The answer from Amazon KDP

Following on from my last blog below, here is what Amazon had to say in their useful and comprehensive reply (within about 6 hours – impressive):

“I can confirm your Kindle book is listed at a price of $$4.69.

If you’re browsing in the Kindle Store from a location outside of the United States, you may see a price higher than what you listed on the KDP website.

All items available in the Kindle Store are listed in U.S. dollars (USD). The availability and pricing of titles in global Kindle Stores may vary by home country or region, including taxes and other operating costs.

Also, your title is available for sale on the UK store. Kindle books in the UK Kindle Store are available for sale only to UK customers. If you visit the UK Kindle Store from a location outside of UK, you won’t see a buy box and price for the title.

I hope this helps. Thanks for using Amazon KDP.”

So, it seems that the price you see depends on which country you are in and Amazon detects this.  Therefore, when I logon to from Portugal, I see no price because I cannot buy from but get a message that I should go to  When I go there, I see a dollar price of $7.69, not §4.69, a whole $3 dollars higher than I has asked.  I cannot do anything about this. The price you see depends on where you are living. However, for someone in the great US of A, they see $4.69.

Amazon is the elephant in the room and has become the all-powerful and dominant Microsoft of books.  Going with Amazon for eBooks means that it has to be exclusive and ultimately this will squash the competition.  OK, I agree and have decided to capitulated entirely to them but get the feeling that the publishing world is being subject to Blitzkrieg.  I just hope that I’ve picked the winning side!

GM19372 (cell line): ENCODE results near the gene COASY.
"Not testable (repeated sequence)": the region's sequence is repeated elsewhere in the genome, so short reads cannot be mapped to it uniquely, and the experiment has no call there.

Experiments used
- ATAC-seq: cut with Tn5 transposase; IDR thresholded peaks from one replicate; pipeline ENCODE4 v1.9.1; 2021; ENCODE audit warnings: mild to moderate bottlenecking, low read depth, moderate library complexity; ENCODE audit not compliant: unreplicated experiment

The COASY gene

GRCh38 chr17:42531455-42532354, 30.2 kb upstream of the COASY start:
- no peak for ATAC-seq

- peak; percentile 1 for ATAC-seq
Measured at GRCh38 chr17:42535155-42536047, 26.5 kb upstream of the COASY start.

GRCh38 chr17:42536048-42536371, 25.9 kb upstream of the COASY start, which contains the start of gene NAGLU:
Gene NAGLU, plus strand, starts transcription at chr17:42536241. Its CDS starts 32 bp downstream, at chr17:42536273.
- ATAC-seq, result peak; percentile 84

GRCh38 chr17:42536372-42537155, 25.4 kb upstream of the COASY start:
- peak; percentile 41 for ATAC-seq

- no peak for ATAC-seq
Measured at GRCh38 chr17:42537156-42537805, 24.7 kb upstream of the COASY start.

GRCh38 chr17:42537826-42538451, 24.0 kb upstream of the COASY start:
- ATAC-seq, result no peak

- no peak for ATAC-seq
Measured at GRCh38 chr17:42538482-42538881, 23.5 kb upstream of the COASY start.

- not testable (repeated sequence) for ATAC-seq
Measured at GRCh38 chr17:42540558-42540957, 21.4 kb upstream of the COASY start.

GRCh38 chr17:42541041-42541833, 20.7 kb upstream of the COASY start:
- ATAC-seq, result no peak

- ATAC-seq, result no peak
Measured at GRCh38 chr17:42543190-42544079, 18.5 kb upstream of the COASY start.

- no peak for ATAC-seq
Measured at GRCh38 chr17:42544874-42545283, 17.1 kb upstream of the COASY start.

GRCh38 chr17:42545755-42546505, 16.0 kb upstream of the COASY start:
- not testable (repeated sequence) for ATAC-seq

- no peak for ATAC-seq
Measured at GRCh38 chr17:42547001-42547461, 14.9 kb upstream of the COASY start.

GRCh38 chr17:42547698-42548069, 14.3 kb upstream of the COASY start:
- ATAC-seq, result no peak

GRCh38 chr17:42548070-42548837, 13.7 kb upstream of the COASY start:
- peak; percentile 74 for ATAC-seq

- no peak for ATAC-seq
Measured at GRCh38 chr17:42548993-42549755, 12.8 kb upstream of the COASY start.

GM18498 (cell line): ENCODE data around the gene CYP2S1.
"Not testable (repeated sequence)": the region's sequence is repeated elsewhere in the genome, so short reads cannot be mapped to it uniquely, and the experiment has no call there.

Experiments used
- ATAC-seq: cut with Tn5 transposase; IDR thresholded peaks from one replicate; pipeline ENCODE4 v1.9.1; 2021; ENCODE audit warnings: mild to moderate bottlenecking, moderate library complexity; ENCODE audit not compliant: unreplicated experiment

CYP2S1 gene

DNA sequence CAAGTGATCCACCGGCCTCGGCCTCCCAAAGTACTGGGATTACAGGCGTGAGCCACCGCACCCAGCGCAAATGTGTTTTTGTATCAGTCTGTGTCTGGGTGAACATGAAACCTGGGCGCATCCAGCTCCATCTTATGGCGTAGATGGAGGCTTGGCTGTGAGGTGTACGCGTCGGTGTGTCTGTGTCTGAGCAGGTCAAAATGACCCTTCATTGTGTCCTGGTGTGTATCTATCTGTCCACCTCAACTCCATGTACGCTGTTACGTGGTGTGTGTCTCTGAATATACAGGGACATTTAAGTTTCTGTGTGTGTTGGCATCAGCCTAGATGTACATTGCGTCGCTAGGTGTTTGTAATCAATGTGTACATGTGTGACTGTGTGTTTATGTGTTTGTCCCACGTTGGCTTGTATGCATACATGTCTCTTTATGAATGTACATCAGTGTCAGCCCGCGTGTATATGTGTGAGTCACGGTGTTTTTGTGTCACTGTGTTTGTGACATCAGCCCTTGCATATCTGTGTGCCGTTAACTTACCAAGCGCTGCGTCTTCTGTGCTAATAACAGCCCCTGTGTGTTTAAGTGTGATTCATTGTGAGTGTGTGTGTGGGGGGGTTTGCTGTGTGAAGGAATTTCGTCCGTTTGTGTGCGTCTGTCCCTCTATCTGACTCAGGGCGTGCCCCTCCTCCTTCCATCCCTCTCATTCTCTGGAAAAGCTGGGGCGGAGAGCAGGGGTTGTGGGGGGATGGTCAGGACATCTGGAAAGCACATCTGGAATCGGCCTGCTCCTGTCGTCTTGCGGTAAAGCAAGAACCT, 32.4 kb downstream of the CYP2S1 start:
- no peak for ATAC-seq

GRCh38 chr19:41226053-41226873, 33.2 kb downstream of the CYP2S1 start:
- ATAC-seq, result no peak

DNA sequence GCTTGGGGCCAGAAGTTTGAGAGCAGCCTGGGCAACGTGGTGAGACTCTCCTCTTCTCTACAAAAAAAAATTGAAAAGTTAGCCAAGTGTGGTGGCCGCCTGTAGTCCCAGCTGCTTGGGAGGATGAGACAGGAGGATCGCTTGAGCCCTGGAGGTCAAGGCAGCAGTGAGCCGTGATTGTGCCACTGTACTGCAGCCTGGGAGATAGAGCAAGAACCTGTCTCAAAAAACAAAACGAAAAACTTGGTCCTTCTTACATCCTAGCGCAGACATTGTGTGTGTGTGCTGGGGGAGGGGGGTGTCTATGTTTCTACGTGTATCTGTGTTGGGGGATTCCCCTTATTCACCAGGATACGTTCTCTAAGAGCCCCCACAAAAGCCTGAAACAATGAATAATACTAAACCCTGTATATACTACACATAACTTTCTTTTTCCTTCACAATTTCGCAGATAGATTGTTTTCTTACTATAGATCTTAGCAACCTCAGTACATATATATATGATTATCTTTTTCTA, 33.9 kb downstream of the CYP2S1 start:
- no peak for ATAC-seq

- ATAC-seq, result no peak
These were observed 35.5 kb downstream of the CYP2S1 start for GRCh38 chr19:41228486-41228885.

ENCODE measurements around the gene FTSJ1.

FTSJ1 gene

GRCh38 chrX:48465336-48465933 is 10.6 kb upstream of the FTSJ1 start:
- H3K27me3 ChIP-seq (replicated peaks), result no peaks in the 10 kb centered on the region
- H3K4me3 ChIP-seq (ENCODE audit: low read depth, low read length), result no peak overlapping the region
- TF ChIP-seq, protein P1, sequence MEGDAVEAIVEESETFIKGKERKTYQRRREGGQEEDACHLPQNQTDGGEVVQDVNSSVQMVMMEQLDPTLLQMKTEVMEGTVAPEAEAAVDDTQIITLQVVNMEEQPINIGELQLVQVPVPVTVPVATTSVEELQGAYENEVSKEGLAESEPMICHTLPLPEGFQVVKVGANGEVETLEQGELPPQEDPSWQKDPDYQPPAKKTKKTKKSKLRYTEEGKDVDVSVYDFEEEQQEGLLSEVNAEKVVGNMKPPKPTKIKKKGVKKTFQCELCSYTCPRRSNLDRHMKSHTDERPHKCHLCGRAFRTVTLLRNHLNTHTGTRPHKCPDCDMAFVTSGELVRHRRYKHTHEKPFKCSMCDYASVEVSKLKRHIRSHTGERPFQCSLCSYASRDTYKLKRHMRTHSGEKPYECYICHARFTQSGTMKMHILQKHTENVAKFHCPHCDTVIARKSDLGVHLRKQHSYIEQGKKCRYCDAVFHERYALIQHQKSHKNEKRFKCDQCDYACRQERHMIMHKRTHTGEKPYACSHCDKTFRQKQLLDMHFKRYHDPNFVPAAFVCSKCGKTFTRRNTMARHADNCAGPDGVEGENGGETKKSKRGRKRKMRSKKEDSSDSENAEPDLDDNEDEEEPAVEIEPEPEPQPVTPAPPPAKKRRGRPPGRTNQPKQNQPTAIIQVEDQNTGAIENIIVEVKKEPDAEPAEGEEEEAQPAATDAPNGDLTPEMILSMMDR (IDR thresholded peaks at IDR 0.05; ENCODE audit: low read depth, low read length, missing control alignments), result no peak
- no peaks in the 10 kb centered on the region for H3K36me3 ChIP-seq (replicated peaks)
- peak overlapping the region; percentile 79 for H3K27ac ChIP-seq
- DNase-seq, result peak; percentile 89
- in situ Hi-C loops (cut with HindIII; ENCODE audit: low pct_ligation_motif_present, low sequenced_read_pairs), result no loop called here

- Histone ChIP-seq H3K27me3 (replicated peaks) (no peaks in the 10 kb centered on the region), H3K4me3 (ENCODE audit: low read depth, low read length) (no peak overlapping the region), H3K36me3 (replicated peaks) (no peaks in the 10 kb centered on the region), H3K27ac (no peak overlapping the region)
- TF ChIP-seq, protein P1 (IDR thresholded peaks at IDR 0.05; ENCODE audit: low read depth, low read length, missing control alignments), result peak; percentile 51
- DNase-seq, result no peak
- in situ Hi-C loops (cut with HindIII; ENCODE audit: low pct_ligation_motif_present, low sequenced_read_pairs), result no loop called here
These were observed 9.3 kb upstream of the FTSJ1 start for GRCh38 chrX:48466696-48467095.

5 Responses to The answer from Amazon KDP

  1. James Piper says:

    I’ve seen the no-price notice on Amazon UK because I’m in Canada and can’t buy there. Wasn’t aware of higher prices in other countries like Portugal. I know I see 70% and 35% royalties depending on the country of sale–although I don’t know what countries. The average list price is the same. The difference seems too large to be VAT or some type of sales tax. Not sure though.

    I find the email responses I get from Amazon on KDP questions are wanting. At times I know they haven’t even read what I wrote. Sad.

    An elephant? You bet. Anti-compeition laws in US will kick in somwhere and somehow. A developing store.

    • Anonymous says:

      I’m starting to think that dealing with Amazon is a bad idea. They don’t play nice with non-Americans, and they’re trying their damnedest to demolish any competition. Siding with them is a deal with the devil.

  2. rogerjhardy says:

    Actually, they seem to play fair with nationalities where they ‘have a presence’, ie, US, UK, Germany, France, India and Italy; the prices are as expected. It’s in the other countries where there’s a problem and no control over the prices which bear no relation to the author’s wishes. They provide no justification for this. I guess, from their perspective, those countries where they have a presence (sounds sinister, doesn’t it?) probably make up 90% of their market so they don’t give a toss about the last 10%. Supping with the devil? Probably. But, if they dominate the marketplace, what choice do we have? Just call me Quisling…

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